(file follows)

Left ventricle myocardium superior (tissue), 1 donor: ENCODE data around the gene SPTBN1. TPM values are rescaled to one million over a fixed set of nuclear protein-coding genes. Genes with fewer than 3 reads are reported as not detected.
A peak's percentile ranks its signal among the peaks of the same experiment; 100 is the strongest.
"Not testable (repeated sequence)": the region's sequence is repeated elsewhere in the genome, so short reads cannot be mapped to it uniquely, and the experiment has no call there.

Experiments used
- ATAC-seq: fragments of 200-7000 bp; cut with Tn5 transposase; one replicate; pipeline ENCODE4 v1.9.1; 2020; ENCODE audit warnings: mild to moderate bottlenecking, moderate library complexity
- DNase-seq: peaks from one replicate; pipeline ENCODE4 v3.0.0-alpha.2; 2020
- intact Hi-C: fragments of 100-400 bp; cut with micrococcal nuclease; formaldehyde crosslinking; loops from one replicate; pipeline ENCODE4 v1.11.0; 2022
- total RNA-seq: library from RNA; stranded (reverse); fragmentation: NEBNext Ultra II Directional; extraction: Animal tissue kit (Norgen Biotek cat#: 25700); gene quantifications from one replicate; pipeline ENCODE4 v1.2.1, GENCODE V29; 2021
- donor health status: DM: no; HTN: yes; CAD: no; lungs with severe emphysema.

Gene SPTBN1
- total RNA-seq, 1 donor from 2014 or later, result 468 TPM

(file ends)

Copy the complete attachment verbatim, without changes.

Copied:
Left ventricle myocardium superior (tissue), 1 donor: ENCODE data around the gene SPTBN1. TPM values are rescaled to one million over a fixed set of nuclear protein-coding genes. Genes with fewer than 3 reads are reported as not detected.
A peak's percentile ranks its signal among the peaks of the same experiment; 100 is the strongest.
"Not testable (repeated sequence)": the region's sequence is repeated elsewhere in the genome, so short reads cannot be mapped to it uniquely, and the experiment has no call there.

Experiments used
- ATAC-seq: fragments of 200-7000 bp; cut with Tn5 transposase; one replicate; pipeline ENCODE4 v1.9.1; 2020; ENCODE audit warnings: mild to moderate bottlenecking, moderate library complexity
- DNase-seq: peaks from one replicate; pipeline ENCODE4 v3.0.0-alpha.2; 2020
- intact Hi-C: fragments of 100-400 bp; cut with micrococcal nuclease; formaldehyde crosslinking; loops from one replicate; pipeline ENCODE4 v1.11.0; 2022
- total RNA-seq: library from RNA; stranded (reverse); fragmentation: NEBNext Ultra II Directional; extraction: Animal tissue kit (Norgen Biotek cat#: 25700); gene quantifications from one replicate; pipeline ENCODE4 v1.2.1, GENCODE V29; 2021
- donor health status: DM: no; HTN: yes; CAD: no; lungs with severe emphysema.

Gene SPTBN1
- total RNA-seq, 1 donor from 2014 or later, result 468 TPM